The challenge for all of us in business is to improve competitiveness by improving employee productivity and reducing costs. According to Gartner, one of the biggest drags on productivity is employee engagement, still hovering around 30 percent, and costing our businesses over $450 billion per year. I believe the only way to improve engagement is to make work more satisfying.
Unfortunately, work and satisfaction have become an oxymoron in many businesses. Yet based on my own years of experience in both large and small businesses, I’m convinced that it’s not that hard to create a workplace culture where people actually like to work, and I’m not talking about perks and privileges, such as foosball tables and gourmet meals, which alone only reduce pain.
I found many more helpful suggestions in a new book, “The Culture Question,” by Randy Grieser, Eric Stutzman, Wendy Loewen, and Michael Labun, who have spent years providing leadership and professional development training to companies around the world. Among many other recommendations, they offer some practical tips on how any organization can make their work culture more meaningful and satisfying:
- Match people to work that stimulates and challenges them. In fact, I have found that people are more likely to be engaged and thrive when their boundaries are pushed slightly beyond what they think they can do. Sometimes this means working on less defined tasks, raising their level of autonomy, or requiring the development of new skills.
For example, I’m a problem solver by nature and have worked in several support organizations, but I get bored when all the answers are already known. I loved it when my boss gave me the additional responsibility of mentoring others in solving tough problems.
- Focus on role enrichment, not more work. Attempting to make a job more challenging, as well as to improve productivity, managers may sometimes ask for higher outputs, such as 15 customer support calls per hour rather than 10. For an employee who enjoys direct people interaction, adding floor time with customers would better serve everyone.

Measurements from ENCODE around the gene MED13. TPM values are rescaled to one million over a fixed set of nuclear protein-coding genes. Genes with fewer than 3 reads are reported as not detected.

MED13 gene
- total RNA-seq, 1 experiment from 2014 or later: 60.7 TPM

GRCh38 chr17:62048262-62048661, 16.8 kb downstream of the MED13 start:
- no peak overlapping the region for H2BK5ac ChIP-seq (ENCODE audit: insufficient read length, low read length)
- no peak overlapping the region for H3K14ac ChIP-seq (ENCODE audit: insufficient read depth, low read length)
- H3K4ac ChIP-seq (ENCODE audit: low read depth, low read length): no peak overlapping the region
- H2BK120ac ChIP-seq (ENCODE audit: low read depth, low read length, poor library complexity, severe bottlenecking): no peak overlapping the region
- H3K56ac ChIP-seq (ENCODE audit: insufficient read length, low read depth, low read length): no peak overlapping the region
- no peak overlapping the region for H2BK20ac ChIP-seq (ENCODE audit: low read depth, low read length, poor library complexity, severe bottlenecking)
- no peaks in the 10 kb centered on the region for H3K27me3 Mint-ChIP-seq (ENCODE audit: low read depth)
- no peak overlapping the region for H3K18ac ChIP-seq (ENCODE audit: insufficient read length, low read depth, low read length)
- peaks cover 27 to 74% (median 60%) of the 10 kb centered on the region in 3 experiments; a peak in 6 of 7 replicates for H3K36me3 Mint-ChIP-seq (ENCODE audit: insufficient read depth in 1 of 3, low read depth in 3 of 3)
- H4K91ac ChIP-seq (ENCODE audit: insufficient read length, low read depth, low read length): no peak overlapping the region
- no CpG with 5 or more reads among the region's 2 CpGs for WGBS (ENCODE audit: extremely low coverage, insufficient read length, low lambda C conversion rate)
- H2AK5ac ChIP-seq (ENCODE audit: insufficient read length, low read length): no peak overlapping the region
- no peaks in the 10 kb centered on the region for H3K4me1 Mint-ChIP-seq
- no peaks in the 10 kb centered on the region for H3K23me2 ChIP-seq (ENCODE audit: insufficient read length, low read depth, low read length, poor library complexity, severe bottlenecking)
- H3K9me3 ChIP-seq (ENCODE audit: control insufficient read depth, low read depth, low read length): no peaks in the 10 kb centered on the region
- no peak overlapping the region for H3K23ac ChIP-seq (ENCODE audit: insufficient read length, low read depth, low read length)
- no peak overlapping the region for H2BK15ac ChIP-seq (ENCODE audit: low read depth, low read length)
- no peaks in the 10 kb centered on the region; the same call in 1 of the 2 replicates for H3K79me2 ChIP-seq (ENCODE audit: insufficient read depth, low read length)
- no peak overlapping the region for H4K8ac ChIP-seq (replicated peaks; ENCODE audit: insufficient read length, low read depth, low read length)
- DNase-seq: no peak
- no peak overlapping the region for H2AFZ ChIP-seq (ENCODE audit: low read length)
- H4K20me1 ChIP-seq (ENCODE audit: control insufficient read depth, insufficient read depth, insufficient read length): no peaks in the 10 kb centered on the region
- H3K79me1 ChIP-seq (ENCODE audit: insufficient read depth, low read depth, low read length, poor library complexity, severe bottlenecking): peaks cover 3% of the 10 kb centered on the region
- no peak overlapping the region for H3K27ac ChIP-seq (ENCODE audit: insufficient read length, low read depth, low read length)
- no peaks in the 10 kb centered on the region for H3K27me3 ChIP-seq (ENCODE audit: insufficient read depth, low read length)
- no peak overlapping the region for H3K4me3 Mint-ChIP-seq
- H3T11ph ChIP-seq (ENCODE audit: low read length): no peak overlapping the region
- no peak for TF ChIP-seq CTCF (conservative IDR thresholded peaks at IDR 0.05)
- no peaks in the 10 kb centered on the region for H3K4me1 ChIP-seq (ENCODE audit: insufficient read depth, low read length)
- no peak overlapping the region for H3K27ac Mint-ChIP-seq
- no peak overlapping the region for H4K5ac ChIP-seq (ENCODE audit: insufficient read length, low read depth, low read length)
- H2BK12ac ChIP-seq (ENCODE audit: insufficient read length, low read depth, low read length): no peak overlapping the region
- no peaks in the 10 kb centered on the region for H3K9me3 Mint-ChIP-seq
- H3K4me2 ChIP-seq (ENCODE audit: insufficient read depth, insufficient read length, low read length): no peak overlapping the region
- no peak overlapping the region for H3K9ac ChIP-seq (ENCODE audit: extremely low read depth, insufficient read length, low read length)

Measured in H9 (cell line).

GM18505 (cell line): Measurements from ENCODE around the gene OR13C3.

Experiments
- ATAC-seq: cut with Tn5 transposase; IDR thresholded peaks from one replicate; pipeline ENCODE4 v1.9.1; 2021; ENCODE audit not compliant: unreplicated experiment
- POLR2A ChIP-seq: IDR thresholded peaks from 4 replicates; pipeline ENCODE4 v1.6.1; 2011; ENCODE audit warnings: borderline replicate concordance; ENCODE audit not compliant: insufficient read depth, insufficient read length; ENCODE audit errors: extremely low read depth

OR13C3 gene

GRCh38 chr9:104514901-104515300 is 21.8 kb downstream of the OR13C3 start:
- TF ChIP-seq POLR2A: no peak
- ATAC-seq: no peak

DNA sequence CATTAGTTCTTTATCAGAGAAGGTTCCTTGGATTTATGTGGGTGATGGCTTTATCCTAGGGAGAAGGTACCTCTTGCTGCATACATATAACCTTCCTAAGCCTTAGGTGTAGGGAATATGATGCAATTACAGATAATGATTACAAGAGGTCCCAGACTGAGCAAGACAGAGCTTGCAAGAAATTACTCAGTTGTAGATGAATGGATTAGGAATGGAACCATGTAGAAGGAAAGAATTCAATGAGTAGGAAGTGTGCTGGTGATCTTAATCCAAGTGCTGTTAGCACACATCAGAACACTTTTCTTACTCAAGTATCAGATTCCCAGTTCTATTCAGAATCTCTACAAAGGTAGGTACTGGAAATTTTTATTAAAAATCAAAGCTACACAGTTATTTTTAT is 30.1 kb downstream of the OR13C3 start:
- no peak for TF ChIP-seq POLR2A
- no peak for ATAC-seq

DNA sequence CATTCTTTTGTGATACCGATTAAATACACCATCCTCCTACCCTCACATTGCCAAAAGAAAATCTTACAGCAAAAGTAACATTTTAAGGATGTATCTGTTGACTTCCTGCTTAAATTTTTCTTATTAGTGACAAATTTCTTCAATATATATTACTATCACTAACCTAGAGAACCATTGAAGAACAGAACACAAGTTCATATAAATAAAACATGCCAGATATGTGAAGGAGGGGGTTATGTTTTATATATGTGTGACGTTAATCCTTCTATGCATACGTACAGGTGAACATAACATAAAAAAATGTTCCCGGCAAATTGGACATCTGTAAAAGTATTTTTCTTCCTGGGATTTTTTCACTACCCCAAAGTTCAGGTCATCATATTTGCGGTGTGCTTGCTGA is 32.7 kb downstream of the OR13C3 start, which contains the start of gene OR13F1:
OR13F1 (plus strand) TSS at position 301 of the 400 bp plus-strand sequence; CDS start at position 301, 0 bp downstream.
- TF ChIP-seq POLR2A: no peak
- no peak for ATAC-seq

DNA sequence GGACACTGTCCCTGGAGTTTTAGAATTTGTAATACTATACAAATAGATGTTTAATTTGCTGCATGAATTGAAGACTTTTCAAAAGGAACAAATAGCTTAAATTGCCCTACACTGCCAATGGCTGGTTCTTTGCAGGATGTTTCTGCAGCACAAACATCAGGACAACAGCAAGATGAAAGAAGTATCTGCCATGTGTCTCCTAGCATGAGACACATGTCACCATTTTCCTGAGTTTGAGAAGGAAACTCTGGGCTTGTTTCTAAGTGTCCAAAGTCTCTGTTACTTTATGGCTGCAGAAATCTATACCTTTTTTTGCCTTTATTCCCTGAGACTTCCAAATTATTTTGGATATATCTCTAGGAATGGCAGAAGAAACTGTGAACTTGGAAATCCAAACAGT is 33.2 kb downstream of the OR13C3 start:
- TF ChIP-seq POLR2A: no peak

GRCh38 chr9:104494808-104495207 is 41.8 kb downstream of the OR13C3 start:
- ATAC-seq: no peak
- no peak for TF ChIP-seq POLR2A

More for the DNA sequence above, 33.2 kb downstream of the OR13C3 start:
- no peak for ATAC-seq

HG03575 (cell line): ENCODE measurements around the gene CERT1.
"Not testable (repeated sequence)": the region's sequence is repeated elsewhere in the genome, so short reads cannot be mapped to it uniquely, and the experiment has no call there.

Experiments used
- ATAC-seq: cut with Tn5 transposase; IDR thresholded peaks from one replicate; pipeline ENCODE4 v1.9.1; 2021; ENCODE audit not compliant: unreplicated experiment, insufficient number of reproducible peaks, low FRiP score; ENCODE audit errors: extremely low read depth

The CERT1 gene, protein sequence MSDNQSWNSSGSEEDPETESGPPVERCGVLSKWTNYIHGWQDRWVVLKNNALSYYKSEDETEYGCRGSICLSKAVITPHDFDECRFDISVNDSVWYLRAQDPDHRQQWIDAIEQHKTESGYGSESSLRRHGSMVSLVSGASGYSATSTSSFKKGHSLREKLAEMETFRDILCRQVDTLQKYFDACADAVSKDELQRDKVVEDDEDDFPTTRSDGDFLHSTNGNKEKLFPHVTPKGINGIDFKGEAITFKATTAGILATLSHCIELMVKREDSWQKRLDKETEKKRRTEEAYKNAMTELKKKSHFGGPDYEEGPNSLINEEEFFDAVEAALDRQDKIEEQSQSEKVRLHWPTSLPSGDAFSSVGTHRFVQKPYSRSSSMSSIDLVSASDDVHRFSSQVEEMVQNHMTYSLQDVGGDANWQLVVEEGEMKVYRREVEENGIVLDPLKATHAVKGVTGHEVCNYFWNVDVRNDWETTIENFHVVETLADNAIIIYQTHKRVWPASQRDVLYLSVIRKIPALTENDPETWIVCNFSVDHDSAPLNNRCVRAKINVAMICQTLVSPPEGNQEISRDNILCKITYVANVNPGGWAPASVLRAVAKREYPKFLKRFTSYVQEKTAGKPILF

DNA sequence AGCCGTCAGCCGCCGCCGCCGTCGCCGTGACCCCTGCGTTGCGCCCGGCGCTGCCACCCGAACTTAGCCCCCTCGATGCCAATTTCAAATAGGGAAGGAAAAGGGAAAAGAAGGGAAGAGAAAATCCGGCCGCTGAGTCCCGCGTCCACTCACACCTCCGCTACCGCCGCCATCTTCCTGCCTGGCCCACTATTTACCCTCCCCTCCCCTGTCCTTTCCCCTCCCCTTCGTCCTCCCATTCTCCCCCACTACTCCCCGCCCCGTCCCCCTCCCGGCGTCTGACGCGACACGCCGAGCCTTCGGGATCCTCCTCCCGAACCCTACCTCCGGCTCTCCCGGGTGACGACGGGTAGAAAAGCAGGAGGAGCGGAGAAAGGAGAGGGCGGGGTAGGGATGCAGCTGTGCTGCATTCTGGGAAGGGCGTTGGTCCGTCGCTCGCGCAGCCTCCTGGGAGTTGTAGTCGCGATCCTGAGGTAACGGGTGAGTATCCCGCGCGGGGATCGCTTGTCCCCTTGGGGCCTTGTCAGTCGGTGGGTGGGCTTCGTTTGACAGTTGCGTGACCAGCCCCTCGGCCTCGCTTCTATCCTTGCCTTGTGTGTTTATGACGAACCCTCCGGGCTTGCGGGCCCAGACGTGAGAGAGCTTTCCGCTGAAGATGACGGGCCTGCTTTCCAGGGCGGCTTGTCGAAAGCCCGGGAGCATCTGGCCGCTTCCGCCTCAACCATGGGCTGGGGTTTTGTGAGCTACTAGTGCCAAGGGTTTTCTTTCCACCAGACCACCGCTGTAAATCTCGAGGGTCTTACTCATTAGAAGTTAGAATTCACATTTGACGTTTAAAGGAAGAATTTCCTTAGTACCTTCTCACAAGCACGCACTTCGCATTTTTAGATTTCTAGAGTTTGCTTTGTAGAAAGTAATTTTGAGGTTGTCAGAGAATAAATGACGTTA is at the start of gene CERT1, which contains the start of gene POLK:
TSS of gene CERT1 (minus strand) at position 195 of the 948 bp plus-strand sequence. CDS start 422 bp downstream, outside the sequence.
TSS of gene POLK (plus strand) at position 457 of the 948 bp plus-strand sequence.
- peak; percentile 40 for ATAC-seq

- Ask for help in eliminating useless tasks. Each of us can remember a time when we prepared a report that no one read, or filed physical documents never used, and no one seemed to care. Regularly asking for insight, and then following up, to fix these wasted efforts, will improve job satisfaction, as well as productivity. No one likes useless work.
- Assign complete units of work, rather than tasks. People find it satisfying to finish things and experience the end product. If you ask someone to prepare a pitch or report to management, you will get big dividends by assuring that they will at least be in the room to hear feedback or take credit for the effort, even if they can’t pitch personally.
Where tasks are necessarily part of a much larger final product, it’s still important that employees are able to experience the product in some way. For example, you can share stories of customer satisfaction, and acknowledge people’s contributions to their peers.
- Proactively provide support and training. Desire and aptitude are not enough for employees to be engaged and productive at work. They need you looking ahead to anticipate what they will need, and providing it before the next crisis before they must beg for help. Support means tools, training, budget, and moral support to do the job.
Of course, keeping up with the technology on tools is a never-ending task, and it costs money. But I think you will find the cost of innovative tools is more than offset by increases in employee engagement and satisfaction, as well as productivity.
- Promote professional growth and new roles. Most people like to learn new things but may need your help and encouragement finding the right roles, and in taking the time to prepare for the next step. Make professional development a deliberate conversation and expectation within your business, and not a reaction to someone frustrated and leaving.
These days, with easy access to online seminars and many industry conferences, there is no excuse for not attending one or two sessions a year on “futures,” both career and technology. Many companies also promote local mentoring and coaching opportunities.
All too often, building an energized and motivated workforce simply requires changing your traditional command and control structures to a culture that encourage employees to use their own judgment and exercise autonomy. Before you know it, you will have a workplace where people like to work, and a business that customers love to frequent.